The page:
Organic looking images? The K&F Concept Black Mist filter reviewed

Can a filter really help make digital images look more organic/film-like?  We take a look at the new Black Mist filter from K&F Concept.

Essentially, the Black Mist filter is designed to add some atmosphere into an image. As if there was a slight fog or mist present. You can see it here in this shot of my son. Taken on a nice clear but overcast day. Using the Black Mist filter makes it look like there’s a slight haze in the distance.

Mist filters are not new. They have been around in many forms for years now. We even covered how to make your own right here.  That said, it’s nice to see more filter makers bring out their own versions, which will no doubt have their own look.

To create this effect K&F concept has created a coating with lots of random dots of white and black spread across the filter.

This catches the incoming light and sort of spreads it around a little. Lowering the overall contrast and adding a soft glow to highlights.  We can see this effect here by shooting directly into an LED light.  Looking at both photos side by side, we can see the Black Mist filter is adding a subtle glow to the highlights.


So how does this look for everyday images?

To demonstrate, I took a shot of my son with and without the filter using the Sigma sdQ-H with Sigma 18-35mm f1.8 Art.  This first shot is just the camera using window light, and a Spiffy Gear KYU-6 LED in the background to add a bright highlight.


Now add the Black Mist filter, and we get this subtle soft glow around the kyu6 while smoothing the light across the frame. I personally feel it gives the image a more film-like look.

How would this affect more demanding scenes, though, with direct sunlight and lens flares?

One of my favorite cameras, particularly for landscapes, is the Sigma dp0 with its 14mm f4 lens. With direct sunlight, though, you sometimes get a heavy lens flair with lots of green and some purple I figured it would make a good test subject.

Surprisingly the Black Mist filter actually helps a lot. The filter softens the sun and lens flares giving the image a more organic feeling, as you can see on the right.

One of my main worries about this type of filter would be a loss of sharpness.  Looking at the filter, it’s almost like having a dusty UV filter attached to the lens.  So imagine my surprise looking at the crops.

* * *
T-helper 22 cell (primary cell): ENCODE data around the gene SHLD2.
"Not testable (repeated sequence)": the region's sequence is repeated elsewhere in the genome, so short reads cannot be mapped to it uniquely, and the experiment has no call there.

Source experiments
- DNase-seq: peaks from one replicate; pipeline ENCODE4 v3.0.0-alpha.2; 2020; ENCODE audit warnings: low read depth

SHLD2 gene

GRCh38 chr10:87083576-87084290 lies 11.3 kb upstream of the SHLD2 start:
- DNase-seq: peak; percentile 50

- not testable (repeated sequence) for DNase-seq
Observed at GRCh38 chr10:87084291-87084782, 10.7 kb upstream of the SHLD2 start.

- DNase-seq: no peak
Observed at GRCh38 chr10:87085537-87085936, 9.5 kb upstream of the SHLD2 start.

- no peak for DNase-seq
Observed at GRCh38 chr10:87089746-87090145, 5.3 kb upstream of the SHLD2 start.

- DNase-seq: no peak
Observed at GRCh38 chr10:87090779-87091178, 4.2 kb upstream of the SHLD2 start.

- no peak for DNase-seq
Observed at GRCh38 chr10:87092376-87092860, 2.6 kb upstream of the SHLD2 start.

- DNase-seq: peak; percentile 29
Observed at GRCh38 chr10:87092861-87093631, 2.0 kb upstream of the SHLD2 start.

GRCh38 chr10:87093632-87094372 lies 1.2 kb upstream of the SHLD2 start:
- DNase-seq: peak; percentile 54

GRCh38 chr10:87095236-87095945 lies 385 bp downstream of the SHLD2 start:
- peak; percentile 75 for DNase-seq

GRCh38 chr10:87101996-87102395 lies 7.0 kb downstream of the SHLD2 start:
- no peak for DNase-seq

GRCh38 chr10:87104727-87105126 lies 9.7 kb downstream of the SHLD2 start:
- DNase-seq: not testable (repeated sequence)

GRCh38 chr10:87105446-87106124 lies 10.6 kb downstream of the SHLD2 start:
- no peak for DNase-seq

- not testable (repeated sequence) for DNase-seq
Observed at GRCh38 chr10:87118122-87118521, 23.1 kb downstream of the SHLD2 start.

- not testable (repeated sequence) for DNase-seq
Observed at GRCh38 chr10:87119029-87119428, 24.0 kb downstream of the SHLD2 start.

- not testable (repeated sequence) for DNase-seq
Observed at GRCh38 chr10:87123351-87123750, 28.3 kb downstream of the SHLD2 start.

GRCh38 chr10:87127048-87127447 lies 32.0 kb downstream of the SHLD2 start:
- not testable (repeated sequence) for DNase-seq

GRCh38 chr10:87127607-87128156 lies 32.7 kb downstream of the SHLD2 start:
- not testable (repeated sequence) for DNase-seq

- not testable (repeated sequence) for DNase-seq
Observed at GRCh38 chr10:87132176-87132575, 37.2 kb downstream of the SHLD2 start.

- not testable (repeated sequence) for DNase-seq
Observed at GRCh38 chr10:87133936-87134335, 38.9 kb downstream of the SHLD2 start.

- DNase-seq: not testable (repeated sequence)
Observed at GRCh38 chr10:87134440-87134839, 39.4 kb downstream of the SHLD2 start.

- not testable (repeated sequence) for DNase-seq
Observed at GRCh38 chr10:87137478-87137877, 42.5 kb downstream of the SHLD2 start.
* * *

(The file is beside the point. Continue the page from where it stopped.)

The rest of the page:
Sharpness doesn’t seem to be affected. At least on the ultra-wide dp0.

More Sharpness

To make sure the filter still worked well at longer focal lengths.  I grabbed my trusty Sigma sdQ-H with 70-200mm f2.8 Sport and did some more shots at 135mm f8.

First, without the filter. A typically sharp and high contrast image.

And here, with the filter, the contrast is lower as the blue sky seems to color the shadows on the dark roof but looks ok otherwise. A +1/3 stop increase in shutter was used to match the exposure. I shot both photos at daylight balance.

Let’s look at some crops, first from the bottom left at the door as there is some nice text there.

Surprisingly, even at 135mm on a high-resolution sensor, the detail between no filter and filter seems to be about the same, although with less contrast on the right, making it look a little softer.

Let’s try at the top right next to the sky, which might show any added fringing.

The brighter blue sky contaminated the darker roof, and the overall image is of lower contrast.  But overall, it looks nice as the detail is still present with no other side effects.

Having Fun

After seeing how the filter allows highlights to affect the shadows, I wanted to take advantage of this. I grabbed some Lego, a KYU-6, and the Sigma fp with 105 Art Macro lens.

Here we can see the first shot without the filter.

And now with the filter.  Notice how the deep black areas now have a bit of color in them, and the red and blue LEDs are catching all the white dots on the filter and blending into purples.

I love this effect as I would often add some smoke or vape to create a similar effect, but it can be hard to get just right. In contrast, the filter gives constant, repeatable results.

Here’s a little behind the scenes of how that image was created using three KYU-6 LEDs (2x RGB and 1x bicolor). A sheet of paper, a camera, and work took to create the scene.


Honestly, I’m really surprised by the K&F Concept Black Mist filter.

I expected a filter that looks like it’s full of dust to really destroy image quality.  Yet it does what they intend it to do and no more… add some atmosphere to a shot.
Sure it’s not something you will want to use all the time but a great tool to have at your disposal. Giving you a way to soften practical lights in a scene or even skin for shooting portraits.

While I’ve been using this for shooting stills, I’m sure many more people will be using this filter for video. So here is a shot of it sitting next to my Sigma fp in a Nitze cine cage.

It can be picked up between $40 and $80 depending on the size from kentfaith.

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